Even if the lawyer despises criminals, he/she must find mitigating circumstances which he can present to a judge. Lawyers also handle a large variety of affairs for individuals, businesses, associations and corporations. These include work in the field of business and corporate law; civil and criminal litigation; property transactions; taxation; estate planning and business as well as personal advice. Many Lawyers consider themselves to be general practitioners:

However, as a result of the increasing complexity of life the trend is towards specialization. Therefore, there are Lawyers who specialize in either commercial or criminal cases, or who focus on litigation, estate planning or tax-related matters.

Employment Opportunities

Many corporations, including insurance companies, banks, accounting firms, and manufacturers, employ lawyers, private individuals, public companies, environment groups, NGOs, government, Self employed, Law firms, real-estate and other organization.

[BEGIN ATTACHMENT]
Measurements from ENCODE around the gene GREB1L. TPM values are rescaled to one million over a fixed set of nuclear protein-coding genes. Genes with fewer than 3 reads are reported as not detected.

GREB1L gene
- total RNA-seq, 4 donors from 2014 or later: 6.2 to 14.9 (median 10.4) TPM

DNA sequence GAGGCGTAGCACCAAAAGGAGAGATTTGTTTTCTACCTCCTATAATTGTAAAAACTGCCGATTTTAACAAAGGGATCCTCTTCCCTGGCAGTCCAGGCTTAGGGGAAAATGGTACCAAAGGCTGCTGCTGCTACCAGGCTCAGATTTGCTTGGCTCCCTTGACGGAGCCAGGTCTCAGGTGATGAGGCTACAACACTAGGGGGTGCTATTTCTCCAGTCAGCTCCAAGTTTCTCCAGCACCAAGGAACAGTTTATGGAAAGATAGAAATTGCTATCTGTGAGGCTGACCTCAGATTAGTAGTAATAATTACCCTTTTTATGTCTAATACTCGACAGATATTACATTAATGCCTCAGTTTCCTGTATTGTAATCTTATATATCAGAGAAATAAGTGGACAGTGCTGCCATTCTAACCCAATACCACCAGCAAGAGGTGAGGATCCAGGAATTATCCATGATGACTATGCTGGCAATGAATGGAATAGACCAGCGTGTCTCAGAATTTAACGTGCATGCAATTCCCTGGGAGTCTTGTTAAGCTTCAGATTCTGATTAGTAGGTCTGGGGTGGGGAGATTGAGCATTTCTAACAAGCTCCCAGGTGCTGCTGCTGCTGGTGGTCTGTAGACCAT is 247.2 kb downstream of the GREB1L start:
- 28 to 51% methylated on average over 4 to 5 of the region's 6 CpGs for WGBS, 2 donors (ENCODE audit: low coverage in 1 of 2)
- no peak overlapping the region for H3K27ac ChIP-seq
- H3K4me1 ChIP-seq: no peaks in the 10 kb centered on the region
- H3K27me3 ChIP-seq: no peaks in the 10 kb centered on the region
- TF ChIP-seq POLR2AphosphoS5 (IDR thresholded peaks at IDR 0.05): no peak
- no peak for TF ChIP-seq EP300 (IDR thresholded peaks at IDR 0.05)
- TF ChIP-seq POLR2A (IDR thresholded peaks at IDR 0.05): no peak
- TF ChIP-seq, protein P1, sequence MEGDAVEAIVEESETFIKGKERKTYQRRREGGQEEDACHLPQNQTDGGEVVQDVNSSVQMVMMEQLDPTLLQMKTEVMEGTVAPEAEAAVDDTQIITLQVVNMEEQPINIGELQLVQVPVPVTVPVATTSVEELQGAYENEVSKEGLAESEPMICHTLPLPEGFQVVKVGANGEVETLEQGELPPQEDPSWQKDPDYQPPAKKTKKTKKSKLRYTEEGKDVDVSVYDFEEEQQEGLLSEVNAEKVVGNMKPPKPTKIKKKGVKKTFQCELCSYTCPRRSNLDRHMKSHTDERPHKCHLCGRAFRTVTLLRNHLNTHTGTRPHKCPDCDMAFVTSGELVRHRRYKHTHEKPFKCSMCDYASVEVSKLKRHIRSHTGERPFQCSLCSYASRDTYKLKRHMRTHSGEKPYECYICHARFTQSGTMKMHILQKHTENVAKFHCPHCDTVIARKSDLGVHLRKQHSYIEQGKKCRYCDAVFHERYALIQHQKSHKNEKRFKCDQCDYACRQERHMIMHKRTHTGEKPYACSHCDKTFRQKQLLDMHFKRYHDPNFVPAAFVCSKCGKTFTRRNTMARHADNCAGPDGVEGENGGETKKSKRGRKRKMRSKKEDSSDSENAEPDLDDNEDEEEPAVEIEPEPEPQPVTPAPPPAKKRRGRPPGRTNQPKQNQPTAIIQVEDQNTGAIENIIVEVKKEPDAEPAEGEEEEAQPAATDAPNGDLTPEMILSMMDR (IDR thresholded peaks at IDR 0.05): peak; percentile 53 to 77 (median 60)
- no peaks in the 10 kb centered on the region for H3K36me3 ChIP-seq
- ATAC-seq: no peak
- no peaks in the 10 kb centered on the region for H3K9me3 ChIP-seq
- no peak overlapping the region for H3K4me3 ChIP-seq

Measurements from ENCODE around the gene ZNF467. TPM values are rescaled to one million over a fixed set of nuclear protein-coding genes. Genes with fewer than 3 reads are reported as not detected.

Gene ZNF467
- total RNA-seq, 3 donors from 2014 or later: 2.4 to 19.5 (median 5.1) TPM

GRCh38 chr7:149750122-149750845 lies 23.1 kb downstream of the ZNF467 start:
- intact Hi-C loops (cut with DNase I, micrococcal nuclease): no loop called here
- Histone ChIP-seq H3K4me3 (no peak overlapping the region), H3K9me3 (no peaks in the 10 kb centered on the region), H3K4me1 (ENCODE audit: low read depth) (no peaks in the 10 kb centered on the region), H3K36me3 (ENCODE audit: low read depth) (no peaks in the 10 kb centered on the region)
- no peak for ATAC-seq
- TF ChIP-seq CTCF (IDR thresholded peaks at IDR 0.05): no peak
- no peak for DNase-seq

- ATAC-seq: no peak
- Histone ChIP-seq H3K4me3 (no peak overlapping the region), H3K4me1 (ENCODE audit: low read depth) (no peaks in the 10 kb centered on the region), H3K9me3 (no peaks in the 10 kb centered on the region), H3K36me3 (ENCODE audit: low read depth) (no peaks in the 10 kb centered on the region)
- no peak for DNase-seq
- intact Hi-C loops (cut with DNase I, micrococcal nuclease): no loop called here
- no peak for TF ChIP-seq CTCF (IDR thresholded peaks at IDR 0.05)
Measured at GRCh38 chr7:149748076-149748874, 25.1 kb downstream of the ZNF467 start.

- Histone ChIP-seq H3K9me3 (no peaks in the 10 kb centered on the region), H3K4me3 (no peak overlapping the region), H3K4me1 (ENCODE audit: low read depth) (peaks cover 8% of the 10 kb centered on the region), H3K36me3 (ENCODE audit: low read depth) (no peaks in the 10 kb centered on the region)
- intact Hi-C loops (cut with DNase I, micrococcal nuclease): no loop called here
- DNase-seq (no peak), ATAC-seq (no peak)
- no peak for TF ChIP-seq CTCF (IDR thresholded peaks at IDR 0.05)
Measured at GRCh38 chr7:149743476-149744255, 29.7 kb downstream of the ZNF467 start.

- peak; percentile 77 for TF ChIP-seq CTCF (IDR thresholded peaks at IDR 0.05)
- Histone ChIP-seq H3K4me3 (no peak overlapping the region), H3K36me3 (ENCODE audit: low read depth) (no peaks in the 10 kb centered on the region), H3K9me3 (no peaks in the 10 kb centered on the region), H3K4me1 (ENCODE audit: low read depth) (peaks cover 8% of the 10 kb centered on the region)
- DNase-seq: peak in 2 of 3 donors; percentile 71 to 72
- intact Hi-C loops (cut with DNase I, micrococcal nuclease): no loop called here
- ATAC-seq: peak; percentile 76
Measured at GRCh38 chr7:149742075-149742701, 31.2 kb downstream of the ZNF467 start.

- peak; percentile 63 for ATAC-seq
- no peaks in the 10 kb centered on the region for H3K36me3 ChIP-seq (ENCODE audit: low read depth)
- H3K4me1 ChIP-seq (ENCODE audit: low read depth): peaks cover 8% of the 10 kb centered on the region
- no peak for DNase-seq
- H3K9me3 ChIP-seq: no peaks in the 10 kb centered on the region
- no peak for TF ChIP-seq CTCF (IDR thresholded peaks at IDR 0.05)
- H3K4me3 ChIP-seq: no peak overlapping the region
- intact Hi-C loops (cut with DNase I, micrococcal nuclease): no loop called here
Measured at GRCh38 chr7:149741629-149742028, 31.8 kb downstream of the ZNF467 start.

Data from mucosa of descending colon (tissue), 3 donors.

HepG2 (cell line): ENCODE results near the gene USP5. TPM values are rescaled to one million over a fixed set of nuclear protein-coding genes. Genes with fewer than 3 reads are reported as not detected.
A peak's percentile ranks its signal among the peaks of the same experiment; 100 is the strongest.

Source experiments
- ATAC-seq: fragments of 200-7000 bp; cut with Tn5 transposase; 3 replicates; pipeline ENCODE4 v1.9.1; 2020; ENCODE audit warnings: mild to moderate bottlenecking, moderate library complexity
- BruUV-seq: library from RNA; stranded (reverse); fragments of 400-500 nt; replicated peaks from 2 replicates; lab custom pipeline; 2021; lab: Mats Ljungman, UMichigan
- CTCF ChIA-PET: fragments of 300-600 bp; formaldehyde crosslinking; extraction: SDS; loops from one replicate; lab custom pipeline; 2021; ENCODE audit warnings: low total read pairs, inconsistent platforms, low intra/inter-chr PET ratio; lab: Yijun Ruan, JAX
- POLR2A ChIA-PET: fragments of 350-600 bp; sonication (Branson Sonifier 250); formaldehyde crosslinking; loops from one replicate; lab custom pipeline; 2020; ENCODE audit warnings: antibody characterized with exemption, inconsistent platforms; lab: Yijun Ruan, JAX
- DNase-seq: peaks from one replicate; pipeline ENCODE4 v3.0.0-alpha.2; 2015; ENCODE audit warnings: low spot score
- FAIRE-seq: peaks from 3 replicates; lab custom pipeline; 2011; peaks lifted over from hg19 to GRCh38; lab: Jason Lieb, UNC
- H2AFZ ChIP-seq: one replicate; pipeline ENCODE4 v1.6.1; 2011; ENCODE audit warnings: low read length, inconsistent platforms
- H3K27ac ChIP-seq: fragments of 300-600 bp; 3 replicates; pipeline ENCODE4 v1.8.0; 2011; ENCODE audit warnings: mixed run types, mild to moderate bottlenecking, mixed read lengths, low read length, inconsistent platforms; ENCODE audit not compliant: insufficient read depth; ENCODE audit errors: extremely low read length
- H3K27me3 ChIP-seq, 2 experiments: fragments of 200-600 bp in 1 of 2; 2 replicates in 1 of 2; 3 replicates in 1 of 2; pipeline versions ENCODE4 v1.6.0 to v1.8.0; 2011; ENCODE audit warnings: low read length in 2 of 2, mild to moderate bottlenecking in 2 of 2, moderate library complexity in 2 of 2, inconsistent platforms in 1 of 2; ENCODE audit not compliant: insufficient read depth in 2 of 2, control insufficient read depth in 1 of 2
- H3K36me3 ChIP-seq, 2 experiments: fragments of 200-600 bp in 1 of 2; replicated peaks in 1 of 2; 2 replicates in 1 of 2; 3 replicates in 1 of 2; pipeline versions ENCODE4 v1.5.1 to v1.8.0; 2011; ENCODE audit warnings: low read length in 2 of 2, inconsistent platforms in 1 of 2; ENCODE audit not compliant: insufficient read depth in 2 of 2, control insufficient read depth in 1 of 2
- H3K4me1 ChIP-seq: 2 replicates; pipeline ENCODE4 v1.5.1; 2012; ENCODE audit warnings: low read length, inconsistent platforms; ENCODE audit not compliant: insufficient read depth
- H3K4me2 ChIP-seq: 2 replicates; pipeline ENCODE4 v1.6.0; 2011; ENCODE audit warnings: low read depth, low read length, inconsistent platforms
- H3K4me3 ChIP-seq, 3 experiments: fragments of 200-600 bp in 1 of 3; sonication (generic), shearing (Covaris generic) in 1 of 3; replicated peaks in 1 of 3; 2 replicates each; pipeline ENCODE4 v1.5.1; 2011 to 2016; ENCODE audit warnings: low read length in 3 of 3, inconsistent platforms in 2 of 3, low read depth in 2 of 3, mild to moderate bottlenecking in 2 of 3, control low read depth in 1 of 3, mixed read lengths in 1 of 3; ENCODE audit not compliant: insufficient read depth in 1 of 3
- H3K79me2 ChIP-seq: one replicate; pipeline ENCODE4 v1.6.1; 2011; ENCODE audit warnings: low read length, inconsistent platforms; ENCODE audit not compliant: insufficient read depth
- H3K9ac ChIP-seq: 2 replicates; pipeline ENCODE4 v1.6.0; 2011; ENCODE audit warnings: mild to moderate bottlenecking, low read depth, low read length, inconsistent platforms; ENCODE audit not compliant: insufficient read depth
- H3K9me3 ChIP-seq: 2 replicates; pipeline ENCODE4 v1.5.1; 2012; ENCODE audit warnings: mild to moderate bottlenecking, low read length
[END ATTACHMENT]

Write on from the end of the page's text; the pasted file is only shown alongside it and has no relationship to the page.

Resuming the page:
Expanding Opportunities for the 21st Century
Most beginning lawyers start in salaried positions as associates in law firms or as research assistants or law clerks to experienced lawyers or judges. After several years of experience, they may become partners in their firms or set up their own practices. Some lawyers go into politics or become judges.

 More corporate establishments and population are growing fast and need legal advice and representations.

Not all attorneys rake in the dough; plenty of prosecutors and public interest lawyers make meager salaries. But lawyers at corporate firms still frequently earn starting salaries that exceed six figures, even with well-publicized layoffs, falling rates, and controversy in the industry over the standard billable hour. The high pay reflects the high stakes involved in corporate litigation and transactions--lawyers are involved in deals and cases worth millions.